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Posts tagged ‘Academic Integrity’

Teaching & Learning with Technology Symposium: The Quest for Quality #tlts2014

I’m very excited that we’ve received so may excellent proposals for the Teaching and Learning with Technology Symposium (TLTS). The TLTS is a FREE faculty development event and a great opportunity for you to network with fellow educators throughout Colorado. Faculty and staff at eLCC member institutions are invited totltslogo3 attend the Symposium to be held on October 24th, 2014 at MSU Denver on the Auraria Campus.

The keynote speaker, Charles Dzuiban, is a national leader in online and blended education and we are very excited that he will be joining us for this event. This year’s theme is “The Quest for Quality” and session tracks include the following topics:

– Course Quality
– Multimedia for Learning
– Universal Design for Learning
– Blended Learning
– Social Learning
– Online Learning

Space is limited so register right away if you plan to attend.


Best practices to promote academic integrity in online courses

I recently came across the Best Practice Strategies to Promote Academic Integrity in Online Education reference again and thought it was worth sharing here. This list of best practices was created in 2009 by WCET, the UT Telecampus and the Instructional Technology Council (ITC).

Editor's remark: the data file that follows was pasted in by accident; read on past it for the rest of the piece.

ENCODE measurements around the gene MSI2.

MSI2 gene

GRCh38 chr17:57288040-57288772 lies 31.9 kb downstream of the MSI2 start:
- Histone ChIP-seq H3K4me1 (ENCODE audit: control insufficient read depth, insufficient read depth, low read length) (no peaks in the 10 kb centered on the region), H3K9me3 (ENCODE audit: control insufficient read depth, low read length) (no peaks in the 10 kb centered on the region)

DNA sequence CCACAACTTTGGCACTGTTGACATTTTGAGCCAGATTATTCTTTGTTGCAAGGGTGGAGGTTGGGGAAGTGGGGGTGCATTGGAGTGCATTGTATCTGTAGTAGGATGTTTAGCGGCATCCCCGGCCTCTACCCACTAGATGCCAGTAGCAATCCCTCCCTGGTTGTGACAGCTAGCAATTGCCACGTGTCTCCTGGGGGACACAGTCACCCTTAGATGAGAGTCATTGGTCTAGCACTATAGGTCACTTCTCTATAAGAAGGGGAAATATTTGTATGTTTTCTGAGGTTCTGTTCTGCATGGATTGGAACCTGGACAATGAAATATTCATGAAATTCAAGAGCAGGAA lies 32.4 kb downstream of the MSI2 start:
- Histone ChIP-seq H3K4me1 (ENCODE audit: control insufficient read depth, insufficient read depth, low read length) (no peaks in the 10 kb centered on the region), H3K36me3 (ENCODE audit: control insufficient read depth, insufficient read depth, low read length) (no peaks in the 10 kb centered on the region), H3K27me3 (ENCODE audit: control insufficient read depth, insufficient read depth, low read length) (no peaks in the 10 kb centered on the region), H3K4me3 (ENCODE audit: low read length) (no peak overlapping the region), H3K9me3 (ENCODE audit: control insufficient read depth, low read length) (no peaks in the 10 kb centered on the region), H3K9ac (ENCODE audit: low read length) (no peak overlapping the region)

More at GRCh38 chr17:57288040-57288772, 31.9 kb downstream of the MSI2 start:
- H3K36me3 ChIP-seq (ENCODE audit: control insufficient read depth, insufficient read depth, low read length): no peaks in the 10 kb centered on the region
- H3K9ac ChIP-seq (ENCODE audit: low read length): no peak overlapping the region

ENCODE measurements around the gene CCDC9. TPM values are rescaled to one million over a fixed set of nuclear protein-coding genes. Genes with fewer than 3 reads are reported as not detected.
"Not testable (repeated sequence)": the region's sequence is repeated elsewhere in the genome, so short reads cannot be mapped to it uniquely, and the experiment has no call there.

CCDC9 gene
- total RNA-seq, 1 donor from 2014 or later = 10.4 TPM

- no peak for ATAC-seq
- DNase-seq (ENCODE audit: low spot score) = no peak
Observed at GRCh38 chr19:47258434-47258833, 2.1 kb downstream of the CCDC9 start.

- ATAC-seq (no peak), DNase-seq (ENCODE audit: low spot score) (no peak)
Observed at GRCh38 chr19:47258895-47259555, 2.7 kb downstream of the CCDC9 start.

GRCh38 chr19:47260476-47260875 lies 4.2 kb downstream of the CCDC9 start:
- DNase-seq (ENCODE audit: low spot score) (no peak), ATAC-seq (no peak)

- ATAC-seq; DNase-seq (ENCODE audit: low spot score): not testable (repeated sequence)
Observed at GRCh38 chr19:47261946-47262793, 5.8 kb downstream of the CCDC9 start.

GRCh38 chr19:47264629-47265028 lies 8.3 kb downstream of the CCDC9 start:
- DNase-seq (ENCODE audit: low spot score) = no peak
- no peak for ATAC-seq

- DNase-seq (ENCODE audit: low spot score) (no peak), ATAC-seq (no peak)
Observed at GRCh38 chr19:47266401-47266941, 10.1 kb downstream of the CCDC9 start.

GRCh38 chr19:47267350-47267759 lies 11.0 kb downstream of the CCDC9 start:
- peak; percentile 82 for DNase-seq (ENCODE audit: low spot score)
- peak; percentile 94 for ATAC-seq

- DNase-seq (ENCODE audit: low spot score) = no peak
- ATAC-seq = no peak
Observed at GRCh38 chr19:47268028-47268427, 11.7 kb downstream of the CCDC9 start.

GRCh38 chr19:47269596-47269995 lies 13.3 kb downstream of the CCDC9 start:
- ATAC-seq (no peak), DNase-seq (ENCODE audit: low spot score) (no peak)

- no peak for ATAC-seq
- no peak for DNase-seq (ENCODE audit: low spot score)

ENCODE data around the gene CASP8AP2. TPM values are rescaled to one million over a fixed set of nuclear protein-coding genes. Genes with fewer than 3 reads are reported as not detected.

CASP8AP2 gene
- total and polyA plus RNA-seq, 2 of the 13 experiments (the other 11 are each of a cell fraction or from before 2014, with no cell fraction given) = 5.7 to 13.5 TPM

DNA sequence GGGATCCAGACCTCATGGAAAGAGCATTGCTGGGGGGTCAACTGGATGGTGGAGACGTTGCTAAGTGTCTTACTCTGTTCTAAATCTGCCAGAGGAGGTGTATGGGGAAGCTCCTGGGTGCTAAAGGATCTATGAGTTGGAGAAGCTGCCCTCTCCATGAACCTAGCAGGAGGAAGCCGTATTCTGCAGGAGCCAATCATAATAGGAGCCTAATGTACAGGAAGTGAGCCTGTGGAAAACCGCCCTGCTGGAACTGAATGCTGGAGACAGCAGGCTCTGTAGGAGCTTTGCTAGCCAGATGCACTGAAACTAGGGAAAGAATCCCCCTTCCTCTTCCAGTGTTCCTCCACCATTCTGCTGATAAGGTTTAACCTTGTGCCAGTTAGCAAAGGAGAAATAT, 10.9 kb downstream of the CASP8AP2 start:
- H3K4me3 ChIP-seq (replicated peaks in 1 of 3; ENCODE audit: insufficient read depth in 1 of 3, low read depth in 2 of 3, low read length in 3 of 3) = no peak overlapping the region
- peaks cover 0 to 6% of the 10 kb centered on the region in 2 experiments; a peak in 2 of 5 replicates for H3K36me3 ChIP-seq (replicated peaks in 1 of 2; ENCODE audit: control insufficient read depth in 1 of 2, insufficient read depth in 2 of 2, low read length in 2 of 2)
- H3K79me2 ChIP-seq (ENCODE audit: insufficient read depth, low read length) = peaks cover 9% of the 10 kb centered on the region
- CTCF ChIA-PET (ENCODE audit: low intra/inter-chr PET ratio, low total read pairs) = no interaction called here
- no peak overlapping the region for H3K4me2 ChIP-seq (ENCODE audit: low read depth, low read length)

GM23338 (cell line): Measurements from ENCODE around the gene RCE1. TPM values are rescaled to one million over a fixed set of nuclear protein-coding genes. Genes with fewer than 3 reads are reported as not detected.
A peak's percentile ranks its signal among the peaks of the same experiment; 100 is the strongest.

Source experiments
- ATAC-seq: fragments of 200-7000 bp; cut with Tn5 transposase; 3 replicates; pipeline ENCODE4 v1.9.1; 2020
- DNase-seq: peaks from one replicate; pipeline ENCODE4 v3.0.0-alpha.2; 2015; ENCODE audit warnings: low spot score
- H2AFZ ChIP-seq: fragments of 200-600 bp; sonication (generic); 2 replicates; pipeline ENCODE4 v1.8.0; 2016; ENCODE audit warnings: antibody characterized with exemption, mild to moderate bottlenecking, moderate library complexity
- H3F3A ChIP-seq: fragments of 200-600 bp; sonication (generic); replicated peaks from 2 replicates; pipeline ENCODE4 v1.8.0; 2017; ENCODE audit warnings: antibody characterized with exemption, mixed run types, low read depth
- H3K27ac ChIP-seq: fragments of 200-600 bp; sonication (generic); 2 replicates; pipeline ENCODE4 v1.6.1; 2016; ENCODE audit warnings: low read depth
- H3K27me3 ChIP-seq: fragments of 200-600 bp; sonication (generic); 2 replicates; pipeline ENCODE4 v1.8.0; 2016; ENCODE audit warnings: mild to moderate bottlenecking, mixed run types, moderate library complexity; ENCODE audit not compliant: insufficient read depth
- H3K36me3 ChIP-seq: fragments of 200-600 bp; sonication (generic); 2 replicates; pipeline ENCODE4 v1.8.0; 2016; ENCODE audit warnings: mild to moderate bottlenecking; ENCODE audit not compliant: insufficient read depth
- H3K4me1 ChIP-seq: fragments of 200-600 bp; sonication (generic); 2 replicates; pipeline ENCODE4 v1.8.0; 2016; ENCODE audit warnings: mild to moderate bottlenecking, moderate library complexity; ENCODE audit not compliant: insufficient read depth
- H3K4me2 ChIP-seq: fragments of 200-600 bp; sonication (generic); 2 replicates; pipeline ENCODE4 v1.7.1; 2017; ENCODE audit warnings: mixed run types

As a member of the University of Denver’s Honor Code Advisory Council, I understand how important it is to promote a culture of academic integrity in higher education. One of our most passionate members, Dr. Michael Kerwin, wrote an excellent opinion in the Denver Post this summer called, “Cheating Epidemic? Why is it so prevalent and what steps can be taken to stop it? that provides a brief overview of the issue and some practical steps to prevent cheating.

Below are a few selected strategies outlined in the best practices guide:

  • Establish a campus-wide policy on academic integrity that articulates faculty & student responsibilities
  • Encourage faculty to report every suspected violation and act upon it.
  • State the academic integrity/academic honesty policy within the online learning environment and discuss it early in the course.
  • Incorporate academic integrity strategies into professional development and faculty training offerings.
  • Define academic integrity and cheating and clearly explain what is considered dishonest and unacceptable behavior.
  • Provide rubrics, or detailed grading criteria, for every assignment at the beginning of the course so students understand how they will be graded.
  • Use a variety of assessment strategies (quizzes, short and long papers, test questions that require the application of a theory or concept.
  • Require students to turn in a draft, and their bibliography or references prior to the paper’s due date.